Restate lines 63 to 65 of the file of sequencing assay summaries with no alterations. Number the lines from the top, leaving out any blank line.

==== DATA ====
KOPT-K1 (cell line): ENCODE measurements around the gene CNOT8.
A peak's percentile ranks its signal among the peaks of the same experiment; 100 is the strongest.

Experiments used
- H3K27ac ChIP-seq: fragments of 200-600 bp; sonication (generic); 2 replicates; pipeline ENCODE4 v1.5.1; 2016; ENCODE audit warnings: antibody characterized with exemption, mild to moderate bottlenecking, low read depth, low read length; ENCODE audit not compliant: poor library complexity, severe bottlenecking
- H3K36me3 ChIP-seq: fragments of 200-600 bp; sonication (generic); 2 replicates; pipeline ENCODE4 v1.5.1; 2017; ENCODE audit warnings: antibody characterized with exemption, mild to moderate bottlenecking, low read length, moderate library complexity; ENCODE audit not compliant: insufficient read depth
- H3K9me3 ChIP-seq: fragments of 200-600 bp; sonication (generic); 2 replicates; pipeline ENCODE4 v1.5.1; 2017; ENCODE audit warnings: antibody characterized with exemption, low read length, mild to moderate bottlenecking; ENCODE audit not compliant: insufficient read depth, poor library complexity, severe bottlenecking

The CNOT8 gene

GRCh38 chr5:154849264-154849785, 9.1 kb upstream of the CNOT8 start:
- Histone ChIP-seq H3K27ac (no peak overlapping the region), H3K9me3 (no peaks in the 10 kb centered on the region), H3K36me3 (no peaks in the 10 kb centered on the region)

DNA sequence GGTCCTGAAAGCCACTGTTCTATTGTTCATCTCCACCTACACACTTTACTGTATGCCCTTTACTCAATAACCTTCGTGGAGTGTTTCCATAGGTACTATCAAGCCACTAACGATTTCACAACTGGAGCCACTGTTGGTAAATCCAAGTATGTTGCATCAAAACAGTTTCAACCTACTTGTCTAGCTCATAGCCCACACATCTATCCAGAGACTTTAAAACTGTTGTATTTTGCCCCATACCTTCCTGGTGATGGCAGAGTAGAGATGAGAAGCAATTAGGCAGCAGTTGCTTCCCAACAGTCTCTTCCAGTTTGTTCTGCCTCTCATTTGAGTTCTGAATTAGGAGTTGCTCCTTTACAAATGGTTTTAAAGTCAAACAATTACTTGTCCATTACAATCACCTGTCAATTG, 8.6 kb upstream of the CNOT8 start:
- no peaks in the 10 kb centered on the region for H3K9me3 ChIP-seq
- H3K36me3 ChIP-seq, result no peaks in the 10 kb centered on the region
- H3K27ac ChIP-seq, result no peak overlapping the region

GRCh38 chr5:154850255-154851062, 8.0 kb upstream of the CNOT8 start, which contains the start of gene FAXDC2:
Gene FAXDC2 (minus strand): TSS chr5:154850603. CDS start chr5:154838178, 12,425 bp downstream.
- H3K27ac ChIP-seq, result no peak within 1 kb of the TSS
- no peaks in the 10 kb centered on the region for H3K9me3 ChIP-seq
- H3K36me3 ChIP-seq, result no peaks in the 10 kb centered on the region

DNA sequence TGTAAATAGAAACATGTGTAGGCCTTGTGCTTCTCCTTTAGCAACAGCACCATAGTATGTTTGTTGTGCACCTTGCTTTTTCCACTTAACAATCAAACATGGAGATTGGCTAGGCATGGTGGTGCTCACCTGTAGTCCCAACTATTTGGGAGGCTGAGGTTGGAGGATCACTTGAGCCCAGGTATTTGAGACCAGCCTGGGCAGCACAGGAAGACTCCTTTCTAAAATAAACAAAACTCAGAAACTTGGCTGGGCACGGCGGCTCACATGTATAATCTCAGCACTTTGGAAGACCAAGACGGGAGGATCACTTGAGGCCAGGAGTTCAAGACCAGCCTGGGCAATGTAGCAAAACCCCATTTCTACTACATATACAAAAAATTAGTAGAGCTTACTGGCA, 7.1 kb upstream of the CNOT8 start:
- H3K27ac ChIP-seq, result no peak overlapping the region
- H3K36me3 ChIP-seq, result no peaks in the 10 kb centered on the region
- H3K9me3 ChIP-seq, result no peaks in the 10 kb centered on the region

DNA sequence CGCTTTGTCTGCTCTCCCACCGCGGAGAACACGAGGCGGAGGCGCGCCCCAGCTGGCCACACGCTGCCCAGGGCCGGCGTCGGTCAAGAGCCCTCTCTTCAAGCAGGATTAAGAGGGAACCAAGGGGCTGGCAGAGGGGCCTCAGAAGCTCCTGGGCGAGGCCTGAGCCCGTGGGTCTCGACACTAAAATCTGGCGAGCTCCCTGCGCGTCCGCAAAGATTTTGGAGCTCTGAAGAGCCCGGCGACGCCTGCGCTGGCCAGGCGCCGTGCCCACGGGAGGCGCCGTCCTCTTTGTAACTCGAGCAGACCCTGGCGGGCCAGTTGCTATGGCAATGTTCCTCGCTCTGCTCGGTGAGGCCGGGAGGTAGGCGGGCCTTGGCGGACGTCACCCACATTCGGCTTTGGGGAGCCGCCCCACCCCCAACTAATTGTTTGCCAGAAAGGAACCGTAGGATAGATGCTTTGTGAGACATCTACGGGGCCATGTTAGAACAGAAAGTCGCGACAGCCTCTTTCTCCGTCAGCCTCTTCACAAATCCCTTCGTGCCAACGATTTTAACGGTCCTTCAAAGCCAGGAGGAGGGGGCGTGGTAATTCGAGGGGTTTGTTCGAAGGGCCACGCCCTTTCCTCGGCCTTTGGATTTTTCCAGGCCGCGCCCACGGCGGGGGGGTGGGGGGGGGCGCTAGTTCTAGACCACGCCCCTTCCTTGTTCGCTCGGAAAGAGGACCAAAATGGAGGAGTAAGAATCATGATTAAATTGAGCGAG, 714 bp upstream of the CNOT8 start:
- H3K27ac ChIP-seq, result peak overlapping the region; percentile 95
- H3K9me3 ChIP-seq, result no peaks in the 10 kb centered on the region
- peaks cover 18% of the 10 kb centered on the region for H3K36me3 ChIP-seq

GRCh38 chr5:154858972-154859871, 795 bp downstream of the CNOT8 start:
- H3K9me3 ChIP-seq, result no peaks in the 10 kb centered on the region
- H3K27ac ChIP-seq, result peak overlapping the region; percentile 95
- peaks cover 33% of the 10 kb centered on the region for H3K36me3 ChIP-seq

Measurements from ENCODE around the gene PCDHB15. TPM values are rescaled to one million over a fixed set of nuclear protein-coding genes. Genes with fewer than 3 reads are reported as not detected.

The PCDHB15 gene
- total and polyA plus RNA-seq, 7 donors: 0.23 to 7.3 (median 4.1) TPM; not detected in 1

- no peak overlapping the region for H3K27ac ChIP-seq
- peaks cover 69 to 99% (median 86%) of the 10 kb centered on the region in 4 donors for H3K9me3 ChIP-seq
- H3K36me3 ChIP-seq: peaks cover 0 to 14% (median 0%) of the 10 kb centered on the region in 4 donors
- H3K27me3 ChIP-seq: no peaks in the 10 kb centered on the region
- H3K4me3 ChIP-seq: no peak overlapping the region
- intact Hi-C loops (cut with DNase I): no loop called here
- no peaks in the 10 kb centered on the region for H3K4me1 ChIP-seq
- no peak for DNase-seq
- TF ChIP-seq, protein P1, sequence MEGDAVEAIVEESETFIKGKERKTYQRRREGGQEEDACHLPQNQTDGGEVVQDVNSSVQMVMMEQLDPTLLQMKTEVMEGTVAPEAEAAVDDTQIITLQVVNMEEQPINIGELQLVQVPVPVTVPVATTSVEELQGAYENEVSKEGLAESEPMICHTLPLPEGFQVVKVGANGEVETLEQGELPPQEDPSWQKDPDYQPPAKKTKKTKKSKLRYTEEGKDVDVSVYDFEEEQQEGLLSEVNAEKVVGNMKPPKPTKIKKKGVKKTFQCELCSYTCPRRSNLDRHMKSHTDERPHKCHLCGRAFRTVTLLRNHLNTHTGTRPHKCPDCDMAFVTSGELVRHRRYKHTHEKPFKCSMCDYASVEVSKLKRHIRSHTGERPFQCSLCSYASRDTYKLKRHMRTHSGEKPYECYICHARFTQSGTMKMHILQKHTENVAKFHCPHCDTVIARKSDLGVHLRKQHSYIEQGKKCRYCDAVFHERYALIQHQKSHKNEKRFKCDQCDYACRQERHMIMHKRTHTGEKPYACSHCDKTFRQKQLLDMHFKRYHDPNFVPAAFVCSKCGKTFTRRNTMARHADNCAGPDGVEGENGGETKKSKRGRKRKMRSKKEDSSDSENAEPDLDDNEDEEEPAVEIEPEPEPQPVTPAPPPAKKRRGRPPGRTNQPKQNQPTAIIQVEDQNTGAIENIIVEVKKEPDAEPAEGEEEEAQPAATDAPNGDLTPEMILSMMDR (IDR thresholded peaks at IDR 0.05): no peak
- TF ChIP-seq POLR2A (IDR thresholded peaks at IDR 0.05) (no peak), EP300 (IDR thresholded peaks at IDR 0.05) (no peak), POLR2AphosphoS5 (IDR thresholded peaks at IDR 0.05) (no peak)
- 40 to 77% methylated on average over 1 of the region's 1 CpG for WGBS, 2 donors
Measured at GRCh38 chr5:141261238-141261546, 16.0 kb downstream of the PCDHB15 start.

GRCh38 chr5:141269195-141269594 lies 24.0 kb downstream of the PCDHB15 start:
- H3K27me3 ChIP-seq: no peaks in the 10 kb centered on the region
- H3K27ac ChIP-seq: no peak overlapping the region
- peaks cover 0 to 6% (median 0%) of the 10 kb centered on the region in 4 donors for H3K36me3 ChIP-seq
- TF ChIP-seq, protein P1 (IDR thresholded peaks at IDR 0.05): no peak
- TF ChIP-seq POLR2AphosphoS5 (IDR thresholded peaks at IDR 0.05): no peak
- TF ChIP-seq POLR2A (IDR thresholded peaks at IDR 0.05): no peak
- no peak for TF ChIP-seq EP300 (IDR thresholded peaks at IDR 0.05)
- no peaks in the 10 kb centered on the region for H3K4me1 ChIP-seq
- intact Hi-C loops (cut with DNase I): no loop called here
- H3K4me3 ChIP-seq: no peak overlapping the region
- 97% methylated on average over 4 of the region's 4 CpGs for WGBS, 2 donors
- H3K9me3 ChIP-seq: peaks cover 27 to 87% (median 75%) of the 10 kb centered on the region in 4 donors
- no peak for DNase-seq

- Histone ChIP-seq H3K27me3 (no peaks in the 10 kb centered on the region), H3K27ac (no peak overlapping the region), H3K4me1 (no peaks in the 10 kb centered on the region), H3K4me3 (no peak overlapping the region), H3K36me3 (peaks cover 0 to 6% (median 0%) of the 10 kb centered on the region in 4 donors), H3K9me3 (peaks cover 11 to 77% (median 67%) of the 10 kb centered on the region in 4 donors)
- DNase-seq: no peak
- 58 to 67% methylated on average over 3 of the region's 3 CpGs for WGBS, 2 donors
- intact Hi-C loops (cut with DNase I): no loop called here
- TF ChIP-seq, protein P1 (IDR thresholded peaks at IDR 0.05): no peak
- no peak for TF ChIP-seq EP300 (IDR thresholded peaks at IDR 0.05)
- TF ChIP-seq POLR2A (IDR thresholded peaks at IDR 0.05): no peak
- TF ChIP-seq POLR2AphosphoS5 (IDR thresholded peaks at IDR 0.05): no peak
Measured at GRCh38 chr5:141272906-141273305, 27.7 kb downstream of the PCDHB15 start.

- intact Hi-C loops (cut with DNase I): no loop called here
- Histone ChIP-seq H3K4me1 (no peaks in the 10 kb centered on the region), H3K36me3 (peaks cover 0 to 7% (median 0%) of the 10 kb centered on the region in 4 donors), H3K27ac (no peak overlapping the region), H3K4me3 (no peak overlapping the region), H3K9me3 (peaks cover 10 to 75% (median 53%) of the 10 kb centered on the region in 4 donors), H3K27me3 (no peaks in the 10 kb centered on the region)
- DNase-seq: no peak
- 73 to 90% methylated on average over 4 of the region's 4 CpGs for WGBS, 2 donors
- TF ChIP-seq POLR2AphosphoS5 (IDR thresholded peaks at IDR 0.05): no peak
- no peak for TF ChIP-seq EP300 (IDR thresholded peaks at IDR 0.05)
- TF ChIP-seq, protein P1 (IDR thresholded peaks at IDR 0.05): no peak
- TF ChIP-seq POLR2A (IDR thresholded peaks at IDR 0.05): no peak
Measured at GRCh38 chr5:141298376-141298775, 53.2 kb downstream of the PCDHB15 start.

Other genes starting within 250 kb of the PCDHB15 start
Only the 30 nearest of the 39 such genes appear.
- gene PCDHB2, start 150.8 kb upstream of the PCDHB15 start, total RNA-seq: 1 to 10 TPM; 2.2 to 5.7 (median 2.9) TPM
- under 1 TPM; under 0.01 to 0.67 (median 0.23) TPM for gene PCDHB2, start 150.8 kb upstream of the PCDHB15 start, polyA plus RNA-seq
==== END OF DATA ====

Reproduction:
- intact Hi-C loops (cut with DNase I): no loop called here
- TF ChIP-seq, protein P1 (IDR thresholded peaks at IDR 0.05): no peak
- no peak for TF ChIP-seq EP300 (IDR thresholded peaks at IDR 0.05)